Life Poems by Roy Bentley

 Image of scene from the 1969 movie Easy Rider

Poem for Charlie Potter

If you can believe in reincarnation of the soul,
this time around you’re a man who drinks whisky.
You’re homeless and walking by a river in Ohio.
After weeks—many years, really—of drinking.
All you want is to rest out of the wind and finger
the black-stamped exacta ticket from a lost race
on a morning like any other, an odor of fish-rot

coming off the Olentangy River. You’re there,
and minding your own business, pulling together
your coat as you sit on a bench. This time around,
in this body, you are someone’s uncle brother son.
You don’t note the approaching man until too late
to put up much of a fight. He’s stabbed you so fast
that you don’t so much see a blade as feel it go in.

Nothing noble in your unchoreographed falling.
There’s breathing then much less of it as he goes
through your pockets, his cold hands turning them
out, the pockets. Maybe he kicks you on principle.
Maybe you’re remembered for more than the hour
it takes to slice you, a medical examiner narrating
the elegy of undefended flesh into a microphone.

Venutians Made Me Do It

“Venutians have contacted people in all walks of life—all walks of life.”
—George Hanson, Easy Rider

The L & K isn’t Madame Tinkertoy’s House of Blue Lights,
but it’s where you go to drink coffee until midnight in ‘69.
Maybe you had to be there back in the day, in Ohio, talk
turning from the war in Vietnam and the whole Getting
the Weak to Have a Go at the Slightly Weaker blather.
Which, come to think of it, is the definition of power:
describing our one-big-black-and-white-movie America
as having the right to reach into the flowering madnesses
at the heart of the whole world. Now the subject switches
to Easy Rider: George Hanson/Jack Nicholson getting high
for the first time on pot. He pronounces the word marijuana
with a Southern accented drawl. Starts talking cosmic crapola.
It’s cause for smiling, George saying it’s common knowledge
that the Venutians are among us. If we’re the slightly weaker,
and the Venutians the weak—like the Vietnamese, maybe—
then, it’s no joke. Maybe why no one laughs about Vietnam.
Now, in unison, two announce, The Venutians made me do it!
and enact some superstitious ritual against bad luck and evil.
No one thinks about evil and good half as much as Ohioans.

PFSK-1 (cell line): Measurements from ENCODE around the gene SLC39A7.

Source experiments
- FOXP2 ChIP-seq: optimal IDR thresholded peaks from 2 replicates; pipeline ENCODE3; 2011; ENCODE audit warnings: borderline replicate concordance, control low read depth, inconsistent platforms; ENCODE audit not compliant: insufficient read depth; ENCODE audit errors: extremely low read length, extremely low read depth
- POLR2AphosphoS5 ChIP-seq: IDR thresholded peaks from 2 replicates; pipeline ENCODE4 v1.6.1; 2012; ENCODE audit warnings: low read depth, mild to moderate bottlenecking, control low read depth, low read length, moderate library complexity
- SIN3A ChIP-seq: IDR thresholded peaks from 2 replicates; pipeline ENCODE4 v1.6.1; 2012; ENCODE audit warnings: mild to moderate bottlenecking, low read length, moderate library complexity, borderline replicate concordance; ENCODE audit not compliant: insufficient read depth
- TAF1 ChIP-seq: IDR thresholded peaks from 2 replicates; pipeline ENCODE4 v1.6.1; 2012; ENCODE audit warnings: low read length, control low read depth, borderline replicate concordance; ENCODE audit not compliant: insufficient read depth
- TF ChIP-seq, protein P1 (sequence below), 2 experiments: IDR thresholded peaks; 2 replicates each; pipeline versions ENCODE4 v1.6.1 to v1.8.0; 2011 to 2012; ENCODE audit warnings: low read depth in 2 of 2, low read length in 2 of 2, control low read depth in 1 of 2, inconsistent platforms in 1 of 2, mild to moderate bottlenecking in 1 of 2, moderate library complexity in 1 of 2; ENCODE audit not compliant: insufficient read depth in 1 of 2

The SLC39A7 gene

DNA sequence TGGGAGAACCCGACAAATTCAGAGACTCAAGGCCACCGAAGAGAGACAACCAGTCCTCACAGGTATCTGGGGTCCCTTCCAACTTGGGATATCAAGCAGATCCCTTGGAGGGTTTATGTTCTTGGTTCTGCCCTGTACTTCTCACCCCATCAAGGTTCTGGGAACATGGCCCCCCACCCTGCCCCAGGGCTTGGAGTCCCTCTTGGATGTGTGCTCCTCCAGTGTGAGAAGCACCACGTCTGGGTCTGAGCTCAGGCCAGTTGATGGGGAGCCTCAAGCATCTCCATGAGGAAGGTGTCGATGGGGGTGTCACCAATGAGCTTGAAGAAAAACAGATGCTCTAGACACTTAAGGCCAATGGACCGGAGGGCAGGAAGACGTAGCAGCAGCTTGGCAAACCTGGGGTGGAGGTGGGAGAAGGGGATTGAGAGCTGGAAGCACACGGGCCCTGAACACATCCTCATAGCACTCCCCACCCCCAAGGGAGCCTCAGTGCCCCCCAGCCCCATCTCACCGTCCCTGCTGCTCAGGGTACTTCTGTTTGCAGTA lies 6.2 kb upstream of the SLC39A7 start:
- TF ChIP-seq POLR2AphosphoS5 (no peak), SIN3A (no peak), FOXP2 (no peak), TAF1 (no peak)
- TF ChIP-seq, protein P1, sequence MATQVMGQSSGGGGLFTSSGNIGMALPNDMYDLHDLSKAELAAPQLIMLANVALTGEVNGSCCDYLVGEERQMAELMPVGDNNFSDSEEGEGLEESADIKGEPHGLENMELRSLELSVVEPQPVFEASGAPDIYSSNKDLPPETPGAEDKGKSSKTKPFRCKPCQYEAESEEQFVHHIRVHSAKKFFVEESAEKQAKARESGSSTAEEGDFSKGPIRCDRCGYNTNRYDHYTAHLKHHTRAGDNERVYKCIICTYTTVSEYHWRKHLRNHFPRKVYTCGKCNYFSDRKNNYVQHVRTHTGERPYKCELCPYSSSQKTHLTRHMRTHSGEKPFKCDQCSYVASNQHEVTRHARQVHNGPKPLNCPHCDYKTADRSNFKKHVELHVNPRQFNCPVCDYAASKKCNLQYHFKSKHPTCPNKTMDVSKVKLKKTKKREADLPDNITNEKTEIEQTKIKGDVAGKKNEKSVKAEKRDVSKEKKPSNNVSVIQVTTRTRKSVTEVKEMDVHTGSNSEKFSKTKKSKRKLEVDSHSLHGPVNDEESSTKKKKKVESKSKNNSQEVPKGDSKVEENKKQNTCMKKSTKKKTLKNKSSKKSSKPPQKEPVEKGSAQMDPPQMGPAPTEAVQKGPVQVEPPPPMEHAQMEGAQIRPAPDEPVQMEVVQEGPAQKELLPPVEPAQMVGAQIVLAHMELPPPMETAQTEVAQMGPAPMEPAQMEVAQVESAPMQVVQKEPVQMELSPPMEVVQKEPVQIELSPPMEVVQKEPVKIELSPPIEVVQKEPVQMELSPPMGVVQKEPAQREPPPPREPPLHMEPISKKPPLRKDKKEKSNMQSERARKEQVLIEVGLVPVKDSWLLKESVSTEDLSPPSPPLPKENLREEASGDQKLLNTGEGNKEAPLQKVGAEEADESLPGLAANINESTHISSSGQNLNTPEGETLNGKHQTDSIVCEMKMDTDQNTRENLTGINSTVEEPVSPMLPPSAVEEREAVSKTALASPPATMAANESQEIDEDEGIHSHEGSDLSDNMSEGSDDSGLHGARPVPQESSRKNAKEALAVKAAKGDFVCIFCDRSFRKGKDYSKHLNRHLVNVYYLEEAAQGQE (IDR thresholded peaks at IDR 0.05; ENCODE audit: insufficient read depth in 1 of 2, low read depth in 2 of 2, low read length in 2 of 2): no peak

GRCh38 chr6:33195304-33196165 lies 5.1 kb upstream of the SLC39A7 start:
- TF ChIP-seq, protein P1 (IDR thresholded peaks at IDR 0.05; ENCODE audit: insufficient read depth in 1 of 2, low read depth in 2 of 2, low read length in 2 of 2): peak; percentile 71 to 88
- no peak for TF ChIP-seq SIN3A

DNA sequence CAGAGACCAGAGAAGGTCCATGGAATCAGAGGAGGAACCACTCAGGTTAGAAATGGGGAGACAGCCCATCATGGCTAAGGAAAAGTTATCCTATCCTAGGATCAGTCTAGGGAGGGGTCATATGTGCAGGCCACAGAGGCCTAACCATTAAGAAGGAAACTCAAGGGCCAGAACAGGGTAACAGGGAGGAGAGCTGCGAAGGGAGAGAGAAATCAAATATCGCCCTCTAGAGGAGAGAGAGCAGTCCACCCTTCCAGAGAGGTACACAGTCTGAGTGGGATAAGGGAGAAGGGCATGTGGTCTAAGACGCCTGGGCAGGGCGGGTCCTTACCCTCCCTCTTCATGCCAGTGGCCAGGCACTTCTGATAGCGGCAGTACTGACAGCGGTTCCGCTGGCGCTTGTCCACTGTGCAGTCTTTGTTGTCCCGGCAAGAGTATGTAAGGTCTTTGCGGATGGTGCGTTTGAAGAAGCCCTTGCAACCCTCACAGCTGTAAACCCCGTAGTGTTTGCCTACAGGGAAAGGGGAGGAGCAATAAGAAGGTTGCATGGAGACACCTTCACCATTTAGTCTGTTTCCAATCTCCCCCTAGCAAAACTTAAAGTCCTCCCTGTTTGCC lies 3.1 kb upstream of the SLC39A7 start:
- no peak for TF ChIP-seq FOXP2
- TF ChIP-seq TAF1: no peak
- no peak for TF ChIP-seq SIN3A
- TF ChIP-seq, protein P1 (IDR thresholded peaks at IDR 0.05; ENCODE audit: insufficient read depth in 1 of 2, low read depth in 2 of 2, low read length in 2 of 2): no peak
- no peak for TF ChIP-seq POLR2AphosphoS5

Ohioans know about hell but want to be talked into heaven.
Whatever the case, in our booth at our restaurant in Ohio,
we’re asking whether John Lennon might be calling for
open insurrection and bloodletting on the White Album
including an “in” after “Don’t you know that you can
count me out”—we’re reaching for rationality where
there is no rationality. We’re talking about the War
when someone spins a stool en route to a jukebox,
every stride premised on false hope that finishes
as the stars-and-stripes-painted Harley chopper
crashed and on fire by a roadside in the South.

Whatever Small Form of Joy Likeness Equals

Sometimes a thing can seem star-like
when it’s just a star, stripped of whatever small form of joy
likeness equals.
—Carl Phillips, “Stray”

If displays of affection could light up lives,
a bioluminescence, then what I witnessed as
tenderness in the aisles at a Kroger this evening

should have lit up sizable portions of central Ohio
if not the whole of the Northern Hemisphere—
the couple with garrulous offspring brushed

hands in Produce as something like sparks
flew for a sad 60-something pushed along
in her not-quite-handicapped shopping cart.

Not to mention, those separated by geography
or shared failure lingering in Pizza & Desserts
then by the cold light of the milk and butter aisle,

unsayable and indecent truths resplendent in carton
after carton of eggs that are not the estivation of hope.
Which is what I thought, buying tuna to feed my share

of the winter-exhausted feral cats in the neighborhood:
that kindness begets kindness. And hope. Instant karma.
I bought a case of small cans. Went home and forked

the piscine contents into plates at the western edge
of the unglaciated Appalachian Plateau. Not hope
or faith or love exactly but what I could manage.


Roy Bentley About Roy Bentley

Roy Bentley is the author of Boy in a Boat (University of Alabama Press), Any One Man (Bottom Dog Books), The Trouble with a Short Horse in Montana (White Pine Press), and Starlight Taxi (Lynx House Press). A new book, Walking with Eve in the Loved City, has been selected by Billy Collins as a finalist for the 2018 Miller Williams Poetry Prize and will be publlshed in the spring of 2018 by the University of Arkansas Press. Work from that collection has appeared in Shenandoah, Pleiades, Rattle, Blackbird, The Southern Review, and elsewhere.


  1. “Maybe you’re remembered for more than the hour
    it takes to slice you, a medical examiner narrating
    the elegy of undefended flesh into a microphone.”

    As a poet, Roy Bentley is a practitioner of the art of the combinatorial, in which words, like notes, yield the sum and the difference of their overtones and more than simple chords, notes beyond the sound production of any simple amplifier.

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